A variable star is a star whose brightess as seen from Earth (its apparent magnitude) fluctuates.
This variation may be caused by a change in emitted light or by something partly blocking the light, so variable stars are classified as either:
- Intrinsic variables, whose luminosity actually changes; for example, because the star periodically swells and shrinks.
- Extrinsic variables, whose apparent changes in brightness are due to changes in the amount of their light that can reach Earth; for example, because the star has an orbiting companion that sometimes eclipses it.
Many, possibly most, stars have at least some variation in luminosity: the energy output of our Sun, for example, varies by about 0.1% over an 11 year solar cycle.
Other articles related to "variable star, stars, star":
... Stars with planets may also show brightness variations if their planets pass between the earth and the star ...
... Peltier Award in 1981 for his variable star and lunar occultation observations and contributions to artificial satellite programs ... The American Association of Variable Star Observers honoured him with the Merit Award in 1988, for his record of more than 50,000 observations in the AAVSO ... Award of the Astronomical Society of the Pacific for his variable star and occultation observations in 1997 ...
... The novel Variable Star was written by Spider Robinson based on an outline created by Heinlein and found after his death ...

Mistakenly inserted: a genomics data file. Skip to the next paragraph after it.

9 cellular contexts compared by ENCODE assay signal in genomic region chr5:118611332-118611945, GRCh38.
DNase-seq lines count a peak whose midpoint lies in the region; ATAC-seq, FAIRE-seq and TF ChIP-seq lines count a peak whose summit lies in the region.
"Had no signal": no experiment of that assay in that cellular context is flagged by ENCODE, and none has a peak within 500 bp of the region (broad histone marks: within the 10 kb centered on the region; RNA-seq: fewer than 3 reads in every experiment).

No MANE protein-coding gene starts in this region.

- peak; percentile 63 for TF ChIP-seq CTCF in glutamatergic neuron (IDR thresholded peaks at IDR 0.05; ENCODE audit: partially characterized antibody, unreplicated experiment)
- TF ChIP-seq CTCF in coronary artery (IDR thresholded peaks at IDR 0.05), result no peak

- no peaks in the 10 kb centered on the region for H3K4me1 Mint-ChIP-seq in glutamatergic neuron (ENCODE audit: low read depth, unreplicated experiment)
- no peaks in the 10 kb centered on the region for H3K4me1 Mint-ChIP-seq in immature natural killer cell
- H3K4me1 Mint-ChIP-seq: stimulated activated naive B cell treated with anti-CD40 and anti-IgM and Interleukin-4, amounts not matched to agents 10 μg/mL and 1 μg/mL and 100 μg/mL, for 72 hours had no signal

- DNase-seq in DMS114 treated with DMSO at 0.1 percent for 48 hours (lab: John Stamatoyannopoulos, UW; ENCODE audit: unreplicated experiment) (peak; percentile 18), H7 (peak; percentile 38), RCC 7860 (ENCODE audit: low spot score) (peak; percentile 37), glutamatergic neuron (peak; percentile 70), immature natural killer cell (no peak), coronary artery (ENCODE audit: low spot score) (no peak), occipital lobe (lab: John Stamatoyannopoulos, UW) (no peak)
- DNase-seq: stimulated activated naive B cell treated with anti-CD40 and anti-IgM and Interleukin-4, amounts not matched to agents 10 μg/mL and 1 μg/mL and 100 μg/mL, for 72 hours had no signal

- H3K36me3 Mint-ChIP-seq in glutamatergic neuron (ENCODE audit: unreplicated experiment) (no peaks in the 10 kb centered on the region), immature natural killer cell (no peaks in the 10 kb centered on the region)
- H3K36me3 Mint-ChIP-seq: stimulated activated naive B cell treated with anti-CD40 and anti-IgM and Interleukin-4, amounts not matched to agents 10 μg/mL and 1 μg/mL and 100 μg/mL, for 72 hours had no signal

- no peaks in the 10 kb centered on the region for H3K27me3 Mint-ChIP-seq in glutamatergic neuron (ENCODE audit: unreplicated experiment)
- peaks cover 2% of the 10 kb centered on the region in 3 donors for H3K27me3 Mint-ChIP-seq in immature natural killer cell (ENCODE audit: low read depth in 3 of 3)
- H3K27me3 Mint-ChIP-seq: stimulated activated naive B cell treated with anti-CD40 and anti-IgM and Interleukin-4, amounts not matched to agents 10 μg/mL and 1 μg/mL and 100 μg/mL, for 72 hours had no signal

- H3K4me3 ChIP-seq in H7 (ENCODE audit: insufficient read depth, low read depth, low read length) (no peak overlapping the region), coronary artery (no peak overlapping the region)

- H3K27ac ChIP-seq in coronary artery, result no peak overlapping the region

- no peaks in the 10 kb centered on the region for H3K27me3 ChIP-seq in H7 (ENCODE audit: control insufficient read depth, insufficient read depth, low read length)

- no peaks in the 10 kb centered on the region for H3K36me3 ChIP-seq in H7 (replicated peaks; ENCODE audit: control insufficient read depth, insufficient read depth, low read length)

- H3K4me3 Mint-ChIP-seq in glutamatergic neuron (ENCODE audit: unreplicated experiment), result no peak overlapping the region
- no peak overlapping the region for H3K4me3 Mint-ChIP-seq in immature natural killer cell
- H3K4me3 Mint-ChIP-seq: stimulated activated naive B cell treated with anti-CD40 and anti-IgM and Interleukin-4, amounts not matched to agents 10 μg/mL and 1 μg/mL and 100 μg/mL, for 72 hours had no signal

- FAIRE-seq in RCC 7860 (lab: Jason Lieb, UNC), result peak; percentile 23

... The star system was discovered in 1948 by Willem Jacob Luyten in the course of compiling a catalog of stars of high proper motion he noted its exceptionally high proper motion of 3.37 arc seconds ... The two stars are of nearly equal brightness, with visual magnitudes of 12.57 and 11.99 as seen from Earth ... The distance between the two stars varies from 2.1 to 8.8 astronomical units (310 to 1,320 Gm) ...
... Despite its size, Hydra contains only one reasonably bright star, Alphard, designated Alpha Hydrae ... Beta Hydrae is a blue-white star of magnitude 4.3, 365 light-years from Earth ... Hydra has one bright binary star, Epsilon Hydrae, which is difficult to split in amateur telescopes it has a period of 1000 years and is 135 light-years from Earth ...
Famous quotes containing the words star and/or variable:
“Our star was brighter perhaps when it had water in it.
Now there is no question even of that, but only
Of holding on to the hard earth so as not to get thrown off,
With an occasional dream, a vision ...”
—John Ashbery (b. 1927)
“There is not so variable a thing in nature as a ladys head-dress.”
—Joseph Addison (16721719)